Posts by katherinesedwick

Oct. 13, 2019 – sermon

Posted by on Sun, Oct 13, 2019 in Season after Pentecost, Sermons

Like the ten lepers in this Gospel reading, we’re moving through life’s challenges and something draws our attention, makes us pause. The lepers saw Jesus walking through their town, and it was enough for them to call out to him. They saw or had heard he was worth asking for help. So, keeping their distance (as was required of those with leprosy) they call out, “Jesus, Master, have mercy on us!” 

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Sep. 29, 2019 – sermon

Posted by on Sun, Sep 29, 2019 in Feast Days, Season after Pentecost, Sermons

On this celebration of St. Michael’s Day we’ve had the scripture and images of the Archangel Michael told, and even brought to life in pageant, and in doing so each year we’re invited into the timeless story of Michael, and to live into its rich depth. When Nathanael encounters Jesus he asks, “Where did you get to know me?” Jesus says he saw him under the fig tree, before Philip called him. There is a surface-sound to the conversation at first, and yet Nathaniel realizes there is something deeper going on. In spite of asking Jesus how he knew him, in that moment Nathanael knows Jesus for exactly who he is, not just some roving rabbi, but the Son of God!

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Sep. 22, 2019 – sermon

Posted by on Sun, Sep 22, 2019 in Season after Pentecost, Sermons

There are a few misconceptions about this gospel reading, so let’s dispense with those first. It’s helpful to note that the debts here are on a ‘commercial’ scale; 900 gallons of olive oil is not a household account from a small family tenant farmer! The grain owed is around 1200 bushels – reducing that to 80% is significant, and the local businesses would be buzzing. Also, the series of five sayings or interpretations which come after the parable indicate that even as the author set this story down there was likely some struggle to understand the parable—and there still is. Even the punctuation in your bulletins is unlikely, since the parable itself ends mid-sentence, and is then followed by commentary.

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Sep. 15, 2019 – sermon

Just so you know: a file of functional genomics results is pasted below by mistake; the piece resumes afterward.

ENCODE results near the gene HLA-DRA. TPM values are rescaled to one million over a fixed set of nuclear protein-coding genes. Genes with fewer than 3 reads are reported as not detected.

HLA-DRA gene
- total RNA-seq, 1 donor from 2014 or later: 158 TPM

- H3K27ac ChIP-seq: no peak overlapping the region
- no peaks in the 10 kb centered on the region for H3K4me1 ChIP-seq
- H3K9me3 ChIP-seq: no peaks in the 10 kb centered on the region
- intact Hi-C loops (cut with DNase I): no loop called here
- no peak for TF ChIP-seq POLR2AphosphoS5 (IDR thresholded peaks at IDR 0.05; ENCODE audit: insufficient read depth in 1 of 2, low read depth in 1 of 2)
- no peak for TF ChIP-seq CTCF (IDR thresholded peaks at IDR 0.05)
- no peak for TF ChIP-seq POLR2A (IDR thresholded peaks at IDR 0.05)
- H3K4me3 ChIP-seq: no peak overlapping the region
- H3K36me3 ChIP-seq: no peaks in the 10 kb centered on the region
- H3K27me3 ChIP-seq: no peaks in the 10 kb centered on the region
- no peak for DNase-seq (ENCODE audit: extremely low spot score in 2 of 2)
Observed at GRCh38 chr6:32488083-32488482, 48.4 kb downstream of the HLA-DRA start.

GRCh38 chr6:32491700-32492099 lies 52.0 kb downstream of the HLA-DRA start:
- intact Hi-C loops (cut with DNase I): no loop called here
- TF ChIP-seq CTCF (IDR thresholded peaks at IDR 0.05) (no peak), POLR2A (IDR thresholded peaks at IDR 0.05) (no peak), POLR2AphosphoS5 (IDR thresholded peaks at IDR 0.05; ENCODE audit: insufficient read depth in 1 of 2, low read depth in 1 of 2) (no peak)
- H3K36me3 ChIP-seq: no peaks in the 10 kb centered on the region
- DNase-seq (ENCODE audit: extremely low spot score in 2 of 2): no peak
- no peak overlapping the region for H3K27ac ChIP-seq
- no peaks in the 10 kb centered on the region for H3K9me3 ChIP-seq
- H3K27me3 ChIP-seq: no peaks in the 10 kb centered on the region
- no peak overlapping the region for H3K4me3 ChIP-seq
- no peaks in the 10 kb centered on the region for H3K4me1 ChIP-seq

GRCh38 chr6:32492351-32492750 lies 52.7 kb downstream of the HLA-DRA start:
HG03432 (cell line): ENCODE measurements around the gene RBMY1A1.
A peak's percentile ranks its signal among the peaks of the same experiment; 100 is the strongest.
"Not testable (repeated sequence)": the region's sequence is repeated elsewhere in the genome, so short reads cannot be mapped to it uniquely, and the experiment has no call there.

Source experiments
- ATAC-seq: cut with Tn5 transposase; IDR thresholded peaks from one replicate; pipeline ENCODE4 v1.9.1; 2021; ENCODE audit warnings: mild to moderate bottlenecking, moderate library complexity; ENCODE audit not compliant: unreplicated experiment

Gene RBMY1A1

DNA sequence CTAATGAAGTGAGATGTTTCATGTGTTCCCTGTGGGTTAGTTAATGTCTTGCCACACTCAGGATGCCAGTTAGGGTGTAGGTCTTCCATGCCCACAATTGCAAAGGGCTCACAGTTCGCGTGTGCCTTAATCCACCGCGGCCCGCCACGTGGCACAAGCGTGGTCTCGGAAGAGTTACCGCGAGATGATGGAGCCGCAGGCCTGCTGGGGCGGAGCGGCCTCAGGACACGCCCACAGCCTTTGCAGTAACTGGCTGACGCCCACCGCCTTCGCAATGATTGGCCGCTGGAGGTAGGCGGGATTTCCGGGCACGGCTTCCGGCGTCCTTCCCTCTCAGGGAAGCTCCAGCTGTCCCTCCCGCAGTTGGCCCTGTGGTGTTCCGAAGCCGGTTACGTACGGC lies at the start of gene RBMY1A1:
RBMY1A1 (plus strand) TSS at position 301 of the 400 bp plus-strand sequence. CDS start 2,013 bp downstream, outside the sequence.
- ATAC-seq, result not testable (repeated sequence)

Posted by on Sun, Sep 15, 2019 in Season after Pentecost, Sermons

I don’t know about you, but I tend to gravitate right into the picturesque shepherd searching for the lost sheep and the woman sweeping for her missing coin, but notice that first we are first told that all of “the tax collectors and sinners were coming near to listen Jesus.” Why? And why did this then provoke surprise in the scribes and pharisees? Often tax collectors were corrupt agents of the Romans, and abusive in how they collected taxes for them. They were usually not from the local area and were targets of scorn because of their collusion with Roman oppressors and their callous disregard for the local ethos, people and economy.  Pharisees were set aside to live their devotion to God by ongoing study and Torah observance, and by lives of purity in all facets of life, and in this way,  they too were separated from the average local folk, and ate only with one another so to observe purity laws.

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Sep. 8, 2019 – sermon

Posted by on Tue, Sep 10, 2019 in Season after Pentecost, Sermons

Harsh as it sounded just now, our gospel continues from last week with Jesus’ teaching on priorities, and where we place the needs of our souls in that list of priorities. Yet to hear Jesus’ say we are unable to be his disciples unless we ‘hate’ mother and father, sister and brother, and so on, feels in direct contrast to his gospel of love. The word hate here doesn’t connote ‘feelings’ though, it’s not about an emotion of hate at all, rather about how we act and think of one thing as more important than another. This reading refers to placing people and possessions in order after what is most important; faithfully following the Holy One. Last week Mother Ann spoke of Augustine’s realization that he and fellow Christians had put too much trust in the material things that fall victim to moths and rust.

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